Show Preview | Prix de West Invitational

Oklahoma City, OK
National Cowboy & Western Heritage Museum, June 9-August 6

Bonnie Marris, The Takeaway, oil, 36 x 48.

Bonnie Marris, The Takeaway, oil, 36 x 48.

This story was featured in the June 2017 issue of Southwest Art magazine. Get the Southwest Art  June 2017 print issue or digital download now–then subscribe to Southwest Art and never miss another story.

A visit to the National Cowboy & Western Heritage Museum this summer is a highlight of the year for western art devotees. Now in its 45th year, the long-venerated Prix de West Invitational has been described by artists, collectors, and museum staff alike as a jovial annual reunion—a time to greet old friends and familiar faces, and to relish a spectacular showcase of over 300 paintings and sculptures by the country’s finest western artists. The art exhibition and sale opens on Friday, June 9, with a lively lineup of events.

The exhibition spans a range of styles and subject matter, from landscapes, wildlife art, still lifes, and figurative works to more contemporary expressions of western cultures, histories, people, and places. Many artists have participated in Prix de West for years, if not decades, but new participants always bring a fresh perspective on the American West, notes curator Susan Patterson. This year the show welcomes acclaimed artist Mian Situ and guest artists Poteet Victory, Kang Cho, and Bonnie Marris, who join nearly 100 other artists such as Walt Gonske, George Hallmark, Jeremy Lipking, and Morgan Weistling.

World-renowned wildlife sculptor Kent Ullberg recalls his first invitation to Prix de West in 1977, after fellow artist George Carlson encouraged him to submit an entry to the screening committee—a notably tough jury even then. “It gave me the courage to jump off the bridge and quit my job to do sculpture full time,” he says. “That’s what this show did for me. It enabled me to live my dream.”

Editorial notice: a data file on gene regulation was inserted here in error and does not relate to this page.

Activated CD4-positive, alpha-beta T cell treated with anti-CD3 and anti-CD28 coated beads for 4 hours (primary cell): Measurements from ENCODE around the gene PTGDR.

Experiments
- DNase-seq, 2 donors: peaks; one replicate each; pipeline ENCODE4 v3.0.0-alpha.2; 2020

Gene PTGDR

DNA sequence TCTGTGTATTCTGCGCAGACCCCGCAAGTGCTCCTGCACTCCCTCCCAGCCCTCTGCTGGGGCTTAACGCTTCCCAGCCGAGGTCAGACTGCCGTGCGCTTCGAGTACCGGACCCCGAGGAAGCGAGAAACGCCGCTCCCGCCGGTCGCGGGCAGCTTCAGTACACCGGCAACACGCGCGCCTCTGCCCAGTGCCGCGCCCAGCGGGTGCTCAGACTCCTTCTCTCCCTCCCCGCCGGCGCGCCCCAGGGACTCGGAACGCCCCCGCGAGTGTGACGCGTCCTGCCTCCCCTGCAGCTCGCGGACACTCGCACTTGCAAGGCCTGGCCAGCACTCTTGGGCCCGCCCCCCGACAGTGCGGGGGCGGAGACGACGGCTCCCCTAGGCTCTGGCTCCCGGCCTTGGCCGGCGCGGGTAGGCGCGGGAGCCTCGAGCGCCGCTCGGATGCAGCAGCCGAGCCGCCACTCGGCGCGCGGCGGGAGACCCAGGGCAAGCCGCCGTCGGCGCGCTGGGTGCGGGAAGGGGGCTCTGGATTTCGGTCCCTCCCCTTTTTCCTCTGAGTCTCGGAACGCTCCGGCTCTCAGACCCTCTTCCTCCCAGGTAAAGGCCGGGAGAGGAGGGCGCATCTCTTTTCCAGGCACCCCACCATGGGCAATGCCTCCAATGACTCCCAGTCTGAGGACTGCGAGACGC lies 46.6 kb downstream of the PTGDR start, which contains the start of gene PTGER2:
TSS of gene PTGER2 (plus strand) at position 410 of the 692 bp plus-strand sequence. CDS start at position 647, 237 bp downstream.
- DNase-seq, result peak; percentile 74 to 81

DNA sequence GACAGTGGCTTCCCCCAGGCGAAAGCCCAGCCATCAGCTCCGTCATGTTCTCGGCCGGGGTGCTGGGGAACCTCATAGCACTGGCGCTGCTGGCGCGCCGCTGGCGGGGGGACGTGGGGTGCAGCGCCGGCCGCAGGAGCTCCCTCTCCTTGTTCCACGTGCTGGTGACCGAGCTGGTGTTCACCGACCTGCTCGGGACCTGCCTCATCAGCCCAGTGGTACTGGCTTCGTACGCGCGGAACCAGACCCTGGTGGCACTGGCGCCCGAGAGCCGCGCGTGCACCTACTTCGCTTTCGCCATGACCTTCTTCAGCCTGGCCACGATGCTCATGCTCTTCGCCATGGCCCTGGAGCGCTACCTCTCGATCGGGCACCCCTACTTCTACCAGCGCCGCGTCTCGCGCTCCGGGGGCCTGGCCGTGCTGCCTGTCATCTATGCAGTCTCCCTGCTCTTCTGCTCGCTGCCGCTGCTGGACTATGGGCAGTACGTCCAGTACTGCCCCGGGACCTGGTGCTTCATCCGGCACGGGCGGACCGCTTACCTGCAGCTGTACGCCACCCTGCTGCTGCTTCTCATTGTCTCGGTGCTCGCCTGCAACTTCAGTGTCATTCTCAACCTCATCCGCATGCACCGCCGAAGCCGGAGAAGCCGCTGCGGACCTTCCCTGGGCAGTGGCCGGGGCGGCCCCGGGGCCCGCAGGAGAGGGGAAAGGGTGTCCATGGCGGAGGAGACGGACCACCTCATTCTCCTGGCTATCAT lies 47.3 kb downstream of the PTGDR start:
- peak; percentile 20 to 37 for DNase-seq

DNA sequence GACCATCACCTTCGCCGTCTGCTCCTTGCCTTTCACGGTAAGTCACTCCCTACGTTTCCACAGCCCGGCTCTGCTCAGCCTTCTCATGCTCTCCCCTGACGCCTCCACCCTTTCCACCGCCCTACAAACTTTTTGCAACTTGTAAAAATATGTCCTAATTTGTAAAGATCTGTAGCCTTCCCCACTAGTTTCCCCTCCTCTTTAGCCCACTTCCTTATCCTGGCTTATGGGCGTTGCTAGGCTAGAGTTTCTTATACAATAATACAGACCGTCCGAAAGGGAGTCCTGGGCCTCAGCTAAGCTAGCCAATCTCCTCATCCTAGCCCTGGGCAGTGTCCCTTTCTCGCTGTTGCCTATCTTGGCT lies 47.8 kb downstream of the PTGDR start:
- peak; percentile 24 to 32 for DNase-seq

First-time participant Mian Situ’s impressionistic paintings of China’s countryside and farming communities have been reaping recognition for years. Last year the artist turned his attention to portraying the American West and brings two oils that portray mountain men in western landscapes. “I’ve spent half my life in China and half my life in America,” says the San Dimas, CA, painter. “When I focus on one subject for so long, I like to make some changes and find new inspiration in my art.”

Bronze sculptor and stone carver Steve Kestrel lives on 62 acres in Colorado’s Redstone Canyon, surrounded by abundant wildlife and soaring red sandstone cliffs. The artist estimates that as many as 70 percent of his stone sculptures are made with stones he collects from his land and nearby streambeds. Among the pieces he brings, all carved from river stones, are depictions of the desert grassland whiptail lizard and a pair of dragonflies in 24-karat gold leaf.

Opening weekend highlights include a preview, reception, and awards dinner Friday evening at 6 p.m. Artists’ demonstrations kick off at 1 p.m. on Saturday, followed by a fixed-price draw and live auction beginning at 6 p.m. that evening. Seminars throughout the weekend include a discussion about representational painting by artist David Leffel, who garnered the Prix de West Purchase Award last year. The artist, whose style evokes that of Rembrandt and other old masters, contributes several still lifes, a self-portrait, and a large landscape painting of Des Montes, NM, at dusk.

It all adds up to a beautiful presentation of art that captivates visitors almost immediately upon entering the museum gallery, says Patterson. “It’s incredibly powerful. Every corner you turn is another magnificent display of art that depicts our country.” —Kim Agricola

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This story was featured in the June 2017 issue of Southwest Art magazine. Get the Southwest Art  June 2017 print issue or digital download now–then subscribe to Southwest Art and never miss another story.

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